Once balanced, it is now possible to find out what particular issues are disrupting the body’s work. One method is to directly ask the person what is their complaint or concern at this time; this is called Client Specified Issue. The person may have a constant headache, but when you ask the body permission to work with that headache, the body may respond with a ‘no’ meaning: “Well that headache is not my main (energy) concern right now, as we’re really dealing with some challenges with the liver now and we need to get that fixed up first of all. You can deal with the headache later.” It could also be that when the liver’s issues are addressed, then the headache will also go away. This answer is determined when the person tests positive for Body Sequence and not Client Specified.

This communication to the body is done through questioning the body and eliciting ‘yes’ and ‘no’ answers. A strong arm response means ‘yes’, and a weak arm response means ‘no’. It takes some time to grasp the idea that the body can hear you and know what you’re saying. I have always believed that the mind / head is the seat of knowledge and knowing, but the body was just the package that covered the insides. It took a while for me to realize that mind and body were connected and that the body and mind takes everything literally and is always listening to what we say!

This amazing new concept has been supported by my reading of other material such as the book by Barbara Hoberman Levine, Your Body Believes Every Word You Say. I needed to go to outside the HK literature to find support for Dr. Scott’s belief that you can talk to your body. I found that your body indeed hears not only what you say, but at a cellular level also knows your thoughts and feelings and responds directly to them as well. This is one idea that I’d like to further explore in this paper. Some examples in Levine’s book that supports this concept are:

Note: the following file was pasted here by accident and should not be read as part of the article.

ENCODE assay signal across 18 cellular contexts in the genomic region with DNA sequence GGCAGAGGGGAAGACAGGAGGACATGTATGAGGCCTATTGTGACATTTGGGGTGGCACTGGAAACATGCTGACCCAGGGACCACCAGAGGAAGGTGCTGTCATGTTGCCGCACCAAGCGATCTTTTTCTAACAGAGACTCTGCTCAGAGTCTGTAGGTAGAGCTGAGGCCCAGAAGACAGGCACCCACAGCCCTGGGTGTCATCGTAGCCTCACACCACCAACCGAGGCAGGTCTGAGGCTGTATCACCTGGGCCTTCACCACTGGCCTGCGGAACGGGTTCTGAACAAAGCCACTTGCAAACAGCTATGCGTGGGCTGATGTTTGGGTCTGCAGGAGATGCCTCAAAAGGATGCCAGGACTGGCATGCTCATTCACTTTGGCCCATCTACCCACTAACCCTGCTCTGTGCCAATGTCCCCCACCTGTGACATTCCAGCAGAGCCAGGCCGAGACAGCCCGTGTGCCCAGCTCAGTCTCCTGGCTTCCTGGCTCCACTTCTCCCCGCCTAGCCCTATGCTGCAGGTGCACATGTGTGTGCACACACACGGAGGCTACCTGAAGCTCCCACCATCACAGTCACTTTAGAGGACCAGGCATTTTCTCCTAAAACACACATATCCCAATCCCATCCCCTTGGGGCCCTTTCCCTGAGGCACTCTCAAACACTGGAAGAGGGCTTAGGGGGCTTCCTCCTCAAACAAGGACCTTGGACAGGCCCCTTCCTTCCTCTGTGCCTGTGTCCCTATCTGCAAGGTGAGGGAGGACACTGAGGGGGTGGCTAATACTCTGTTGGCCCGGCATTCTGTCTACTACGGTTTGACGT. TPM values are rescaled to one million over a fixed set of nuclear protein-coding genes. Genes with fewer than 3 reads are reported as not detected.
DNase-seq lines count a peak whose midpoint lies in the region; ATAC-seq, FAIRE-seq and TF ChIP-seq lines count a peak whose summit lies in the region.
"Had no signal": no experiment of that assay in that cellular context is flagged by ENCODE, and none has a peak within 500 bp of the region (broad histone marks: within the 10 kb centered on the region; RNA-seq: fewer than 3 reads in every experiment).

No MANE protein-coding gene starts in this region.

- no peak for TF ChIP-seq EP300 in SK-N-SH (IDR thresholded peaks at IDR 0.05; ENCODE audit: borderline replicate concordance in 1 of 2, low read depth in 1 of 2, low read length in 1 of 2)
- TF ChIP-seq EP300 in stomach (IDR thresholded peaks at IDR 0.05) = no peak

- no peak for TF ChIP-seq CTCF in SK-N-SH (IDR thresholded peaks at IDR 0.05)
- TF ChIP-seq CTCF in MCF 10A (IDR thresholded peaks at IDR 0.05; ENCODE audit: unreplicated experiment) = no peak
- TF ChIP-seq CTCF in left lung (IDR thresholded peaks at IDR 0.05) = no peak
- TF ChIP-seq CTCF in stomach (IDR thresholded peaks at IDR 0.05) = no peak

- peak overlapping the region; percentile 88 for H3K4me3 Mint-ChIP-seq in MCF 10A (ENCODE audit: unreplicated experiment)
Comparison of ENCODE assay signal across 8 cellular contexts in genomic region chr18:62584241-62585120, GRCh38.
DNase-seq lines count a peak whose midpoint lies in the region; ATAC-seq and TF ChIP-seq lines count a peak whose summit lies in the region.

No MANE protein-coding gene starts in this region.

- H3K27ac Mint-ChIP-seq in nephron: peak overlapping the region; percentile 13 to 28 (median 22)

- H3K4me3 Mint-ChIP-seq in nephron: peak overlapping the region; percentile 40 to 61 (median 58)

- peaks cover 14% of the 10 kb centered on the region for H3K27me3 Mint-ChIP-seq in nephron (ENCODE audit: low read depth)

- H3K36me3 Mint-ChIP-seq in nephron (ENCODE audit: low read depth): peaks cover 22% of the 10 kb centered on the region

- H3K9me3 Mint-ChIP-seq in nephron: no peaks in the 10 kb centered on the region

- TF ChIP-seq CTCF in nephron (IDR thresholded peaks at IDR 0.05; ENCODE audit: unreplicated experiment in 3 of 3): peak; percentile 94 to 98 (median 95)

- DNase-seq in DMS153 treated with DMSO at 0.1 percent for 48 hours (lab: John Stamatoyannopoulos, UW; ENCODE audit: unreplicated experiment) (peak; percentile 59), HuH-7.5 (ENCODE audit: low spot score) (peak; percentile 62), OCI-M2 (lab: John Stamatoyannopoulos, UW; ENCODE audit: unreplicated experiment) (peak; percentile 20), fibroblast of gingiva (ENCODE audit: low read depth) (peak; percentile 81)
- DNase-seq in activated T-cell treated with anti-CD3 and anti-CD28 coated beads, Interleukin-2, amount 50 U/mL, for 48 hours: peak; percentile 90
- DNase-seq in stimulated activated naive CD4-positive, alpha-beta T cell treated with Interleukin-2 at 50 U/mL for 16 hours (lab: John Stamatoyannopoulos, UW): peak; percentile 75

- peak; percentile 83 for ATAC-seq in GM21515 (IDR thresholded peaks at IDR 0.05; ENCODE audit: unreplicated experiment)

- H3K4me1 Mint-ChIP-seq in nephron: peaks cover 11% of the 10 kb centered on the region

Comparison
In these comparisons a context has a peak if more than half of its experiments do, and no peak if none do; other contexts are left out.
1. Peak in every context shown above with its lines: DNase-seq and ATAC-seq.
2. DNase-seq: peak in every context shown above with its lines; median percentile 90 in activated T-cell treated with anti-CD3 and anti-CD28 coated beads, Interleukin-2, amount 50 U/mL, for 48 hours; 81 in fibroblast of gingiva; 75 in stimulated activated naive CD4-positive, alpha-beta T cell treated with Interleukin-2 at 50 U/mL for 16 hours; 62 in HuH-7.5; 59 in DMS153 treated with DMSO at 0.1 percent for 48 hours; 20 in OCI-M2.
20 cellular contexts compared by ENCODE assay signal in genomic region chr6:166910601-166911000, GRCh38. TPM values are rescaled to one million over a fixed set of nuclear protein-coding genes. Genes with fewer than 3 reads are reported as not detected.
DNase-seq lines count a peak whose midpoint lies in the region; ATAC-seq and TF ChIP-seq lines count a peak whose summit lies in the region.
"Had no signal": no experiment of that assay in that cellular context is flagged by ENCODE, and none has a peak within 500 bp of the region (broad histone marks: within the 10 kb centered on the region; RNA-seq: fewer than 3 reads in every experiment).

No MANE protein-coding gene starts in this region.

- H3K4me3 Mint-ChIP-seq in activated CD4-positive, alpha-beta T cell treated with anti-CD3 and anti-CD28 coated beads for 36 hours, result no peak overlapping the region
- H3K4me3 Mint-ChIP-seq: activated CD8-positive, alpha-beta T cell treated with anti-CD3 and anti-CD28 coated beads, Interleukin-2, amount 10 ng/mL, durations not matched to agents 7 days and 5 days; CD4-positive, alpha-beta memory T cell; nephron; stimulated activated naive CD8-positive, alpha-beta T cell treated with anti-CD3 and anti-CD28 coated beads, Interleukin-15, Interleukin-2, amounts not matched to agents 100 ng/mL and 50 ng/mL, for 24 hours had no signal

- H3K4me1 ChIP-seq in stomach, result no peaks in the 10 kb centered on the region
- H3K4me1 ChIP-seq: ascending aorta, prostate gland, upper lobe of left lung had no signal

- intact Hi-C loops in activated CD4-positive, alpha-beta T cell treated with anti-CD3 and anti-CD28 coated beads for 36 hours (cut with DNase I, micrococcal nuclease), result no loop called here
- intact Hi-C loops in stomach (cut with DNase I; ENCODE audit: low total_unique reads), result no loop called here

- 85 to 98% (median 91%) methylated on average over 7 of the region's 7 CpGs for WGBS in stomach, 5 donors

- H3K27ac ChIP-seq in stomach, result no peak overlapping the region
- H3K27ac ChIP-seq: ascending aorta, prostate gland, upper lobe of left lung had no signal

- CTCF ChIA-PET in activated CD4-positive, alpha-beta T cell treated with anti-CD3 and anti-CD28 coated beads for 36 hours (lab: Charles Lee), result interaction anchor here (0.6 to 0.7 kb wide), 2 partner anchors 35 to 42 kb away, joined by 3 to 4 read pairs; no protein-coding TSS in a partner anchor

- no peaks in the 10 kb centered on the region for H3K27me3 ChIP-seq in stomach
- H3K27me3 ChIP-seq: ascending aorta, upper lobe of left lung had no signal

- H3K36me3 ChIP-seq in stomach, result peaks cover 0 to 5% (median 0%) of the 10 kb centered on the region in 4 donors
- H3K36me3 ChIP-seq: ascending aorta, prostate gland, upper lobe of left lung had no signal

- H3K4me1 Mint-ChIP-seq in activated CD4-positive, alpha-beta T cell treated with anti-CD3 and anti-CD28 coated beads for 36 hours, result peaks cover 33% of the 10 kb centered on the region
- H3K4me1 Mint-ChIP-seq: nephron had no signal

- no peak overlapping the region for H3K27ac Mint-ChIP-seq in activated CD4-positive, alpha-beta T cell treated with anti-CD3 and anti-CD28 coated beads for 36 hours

There is a rich and intricate two – way communication system linking the mind, the immune system, and potentially all other systems, a pathway through which our emotions, our hopes, and fears can affect the body’s ability to defend itself. (Levine 2002, p. 20)

And so in HK testing when the health issue is revealed, the practitioner then consults several charts that indicate which meridian acupoints are to be held and for how long. For instance, if a person has a broken leg, or a fractured foot it may require precise placement of magnets, and specific acupoints to be held to reconnect the meridians to get the healing mode activated to accelerate the body’s ability to heal. As well, the liver and the pancreas may need more energy so the body can get back to making the necessary repairs.

During the correction, certain words or phrases may need to be thought and focused on by the client at a cognitive level. Throughout our life situations occur that stresses our body, some of them we are completely aware of while some of them we have never consciously thought about. If these thoughts/ feelings are not addressed, then they are stored in our energy system at a deep level that may be completely unconscious to the person. However, these thoughts and feelings can create blockages in our physical body that can impede the body’s flow of energy and its ability to do its work at a cellular level. Identification of these thoughts or feelings is necessary to enable them to be acknowledged and processed and corrected. I can see how this process directly relates to psychotherapy as well as HK.